Childhood asthma and other wheezing disorders

Research output: Contribution to journalBook/Film/Article review

Abstract

Asthma has now reached epidemic proportions in many parts of the world. In the International Study of Allergies and Asthma in Childhood survey of almost half-a-million adolescents Britain ranked number one, with over one in four young people reporting that they had experienced at least one episode of wheezing in the preceding 12 months. National studies indicate that a similar proportion of British children have, at some point in their lives, been diagnosed with asthma. Whilst such population data are crucial for unravelling the aetiology of asthma and informing health services planning, they say nothing about the impact of asthma on individuals and their families. Interference with sport and leisure activities, disturbed sleep (both for children and their parents) and anxieties regarding the possible adverse effects of inhaled treatments are just some of the concerns that many healthcare professionals hear about daily when caring for young people with asthma.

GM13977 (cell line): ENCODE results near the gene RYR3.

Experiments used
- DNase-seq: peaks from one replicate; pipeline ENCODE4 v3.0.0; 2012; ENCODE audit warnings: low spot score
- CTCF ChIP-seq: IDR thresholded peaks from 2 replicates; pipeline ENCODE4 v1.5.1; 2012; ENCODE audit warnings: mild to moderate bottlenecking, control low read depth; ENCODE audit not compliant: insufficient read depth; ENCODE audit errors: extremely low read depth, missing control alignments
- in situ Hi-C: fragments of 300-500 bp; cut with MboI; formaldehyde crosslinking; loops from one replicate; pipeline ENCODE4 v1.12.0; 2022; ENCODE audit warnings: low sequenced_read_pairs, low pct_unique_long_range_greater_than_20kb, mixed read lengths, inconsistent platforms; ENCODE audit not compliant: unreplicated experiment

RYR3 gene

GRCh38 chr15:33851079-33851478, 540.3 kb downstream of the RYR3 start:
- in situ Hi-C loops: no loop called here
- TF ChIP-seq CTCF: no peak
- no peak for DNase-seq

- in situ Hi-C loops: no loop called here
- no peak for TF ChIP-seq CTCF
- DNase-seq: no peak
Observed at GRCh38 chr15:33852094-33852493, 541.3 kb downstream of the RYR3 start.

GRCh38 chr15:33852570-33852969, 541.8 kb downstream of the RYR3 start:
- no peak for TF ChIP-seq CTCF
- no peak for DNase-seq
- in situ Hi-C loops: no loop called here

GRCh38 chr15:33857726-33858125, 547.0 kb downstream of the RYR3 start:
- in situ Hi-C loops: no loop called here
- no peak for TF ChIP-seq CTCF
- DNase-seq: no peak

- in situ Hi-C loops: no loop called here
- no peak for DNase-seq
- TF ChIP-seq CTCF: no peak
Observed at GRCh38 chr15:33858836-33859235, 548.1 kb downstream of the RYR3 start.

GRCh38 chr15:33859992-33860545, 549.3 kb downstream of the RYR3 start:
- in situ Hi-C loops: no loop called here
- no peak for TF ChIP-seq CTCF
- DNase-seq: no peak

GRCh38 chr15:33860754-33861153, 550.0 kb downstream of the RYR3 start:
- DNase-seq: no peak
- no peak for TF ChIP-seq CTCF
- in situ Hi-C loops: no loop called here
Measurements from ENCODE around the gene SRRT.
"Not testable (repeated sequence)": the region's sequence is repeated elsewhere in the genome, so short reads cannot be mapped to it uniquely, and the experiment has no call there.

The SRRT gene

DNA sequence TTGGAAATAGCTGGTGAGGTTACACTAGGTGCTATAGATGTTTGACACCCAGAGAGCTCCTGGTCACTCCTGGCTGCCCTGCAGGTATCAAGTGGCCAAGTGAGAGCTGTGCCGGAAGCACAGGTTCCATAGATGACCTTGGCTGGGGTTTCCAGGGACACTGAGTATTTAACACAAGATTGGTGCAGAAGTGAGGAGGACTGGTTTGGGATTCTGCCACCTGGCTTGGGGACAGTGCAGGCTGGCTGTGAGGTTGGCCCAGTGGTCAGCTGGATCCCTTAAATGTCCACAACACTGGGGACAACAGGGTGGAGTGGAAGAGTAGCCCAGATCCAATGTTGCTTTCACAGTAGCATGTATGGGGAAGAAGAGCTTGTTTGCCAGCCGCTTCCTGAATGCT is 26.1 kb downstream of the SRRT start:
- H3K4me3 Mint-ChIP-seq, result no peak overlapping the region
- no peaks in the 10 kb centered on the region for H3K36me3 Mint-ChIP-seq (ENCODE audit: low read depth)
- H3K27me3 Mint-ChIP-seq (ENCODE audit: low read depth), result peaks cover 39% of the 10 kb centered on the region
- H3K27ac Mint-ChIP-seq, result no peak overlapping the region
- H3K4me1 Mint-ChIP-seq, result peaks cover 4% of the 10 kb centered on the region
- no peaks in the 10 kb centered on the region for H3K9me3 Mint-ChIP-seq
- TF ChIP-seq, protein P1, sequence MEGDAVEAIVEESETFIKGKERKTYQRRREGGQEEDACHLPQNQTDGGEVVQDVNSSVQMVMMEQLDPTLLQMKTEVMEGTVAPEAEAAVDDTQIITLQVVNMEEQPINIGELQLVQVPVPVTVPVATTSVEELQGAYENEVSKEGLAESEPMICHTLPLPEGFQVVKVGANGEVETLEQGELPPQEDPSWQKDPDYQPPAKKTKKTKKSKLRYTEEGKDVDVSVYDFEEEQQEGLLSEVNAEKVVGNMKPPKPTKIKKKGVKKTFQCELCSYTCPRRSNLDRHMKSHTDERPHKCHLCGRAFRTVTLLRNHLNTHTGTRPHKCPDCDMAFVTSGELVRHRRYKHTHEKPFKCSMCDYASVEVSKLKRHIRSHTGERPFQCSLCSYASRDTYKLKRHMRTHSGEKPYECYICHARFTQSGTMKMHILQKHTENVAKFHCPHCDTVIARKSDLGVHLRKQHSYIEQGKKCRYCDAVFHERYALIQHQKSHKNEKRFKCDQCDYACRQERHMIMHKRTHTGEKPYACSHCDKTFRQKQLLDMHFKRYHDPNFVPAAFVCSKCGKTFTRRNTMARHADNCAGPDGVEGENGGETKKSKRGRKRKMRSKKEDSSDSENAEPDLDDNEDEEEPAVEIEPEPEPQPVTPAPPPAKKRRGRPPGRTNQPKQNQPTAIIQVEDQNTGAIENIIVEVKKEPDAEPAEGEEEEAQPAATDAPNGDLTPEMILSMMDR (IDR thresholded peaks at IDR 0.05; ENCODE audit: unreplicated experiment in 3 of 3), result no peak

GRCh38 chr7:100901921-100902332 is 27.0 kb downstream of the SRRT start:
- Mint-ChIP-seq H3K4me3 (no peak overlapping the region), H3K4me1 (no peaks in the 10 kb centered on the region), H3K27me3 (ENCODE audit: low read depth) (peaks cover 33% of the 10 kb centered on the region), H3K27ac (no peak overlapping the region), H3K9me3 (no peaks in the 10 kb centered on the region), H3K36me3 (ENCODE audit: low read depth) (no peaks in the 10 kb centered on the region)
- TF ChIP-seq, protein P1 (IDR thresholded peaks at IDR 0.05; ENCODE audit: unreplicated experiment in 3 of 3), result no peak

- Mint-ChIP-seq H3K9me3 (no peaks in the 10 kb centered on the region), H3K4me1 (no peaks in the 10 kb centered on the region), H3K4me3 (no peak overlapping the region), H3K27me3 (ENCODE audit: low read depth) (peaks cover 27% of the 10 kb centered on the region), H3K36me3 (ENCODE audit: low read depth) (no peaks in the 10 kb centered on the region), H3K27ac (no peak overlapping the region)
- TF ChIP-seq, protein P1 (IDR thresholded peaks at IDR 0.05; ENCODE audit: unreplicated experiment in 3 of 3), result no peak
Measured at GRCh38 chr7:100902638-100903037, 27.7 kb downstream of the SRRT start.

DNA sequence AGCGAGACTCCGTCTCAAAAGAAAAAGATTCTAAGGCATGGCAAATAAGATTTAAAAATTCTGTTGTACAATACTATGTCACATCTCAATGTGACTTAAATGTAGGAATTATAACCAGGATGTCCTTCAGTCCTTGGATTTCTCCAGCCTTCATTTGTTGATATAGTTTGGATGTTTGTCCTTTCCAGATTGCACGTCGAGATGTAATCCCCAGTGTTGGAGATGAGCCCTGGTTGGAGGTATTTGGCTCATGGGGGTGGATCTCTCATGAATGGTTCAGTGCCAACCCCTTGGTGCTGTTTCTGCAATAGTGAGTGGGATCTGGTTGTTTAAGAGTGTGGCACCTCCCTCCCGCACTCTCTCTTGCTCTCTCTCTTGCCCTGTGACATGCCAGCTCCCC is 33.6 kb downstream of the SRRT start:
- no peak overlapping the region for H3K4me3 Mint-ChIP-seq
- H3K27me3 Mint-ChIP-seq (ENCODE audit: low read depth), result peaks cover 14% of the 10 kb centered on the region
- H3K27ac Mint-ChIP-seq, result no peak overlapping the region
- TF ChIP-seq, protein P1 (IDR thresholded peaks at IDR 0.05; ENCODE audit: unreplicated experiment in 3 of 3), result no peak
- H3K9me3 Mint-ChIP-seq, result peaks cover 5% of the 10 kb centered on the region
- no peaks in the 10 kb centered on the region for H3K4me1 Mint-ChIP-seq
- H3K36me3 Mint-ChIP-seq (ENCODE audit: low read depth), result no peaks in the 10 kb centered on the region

Original languageEnglish
Pages (from-to)100-101
JournalJournal of the Royal Society of Medicine
Volume96
Issue number2
DOIs
Publication statusPublished - Feb 2003

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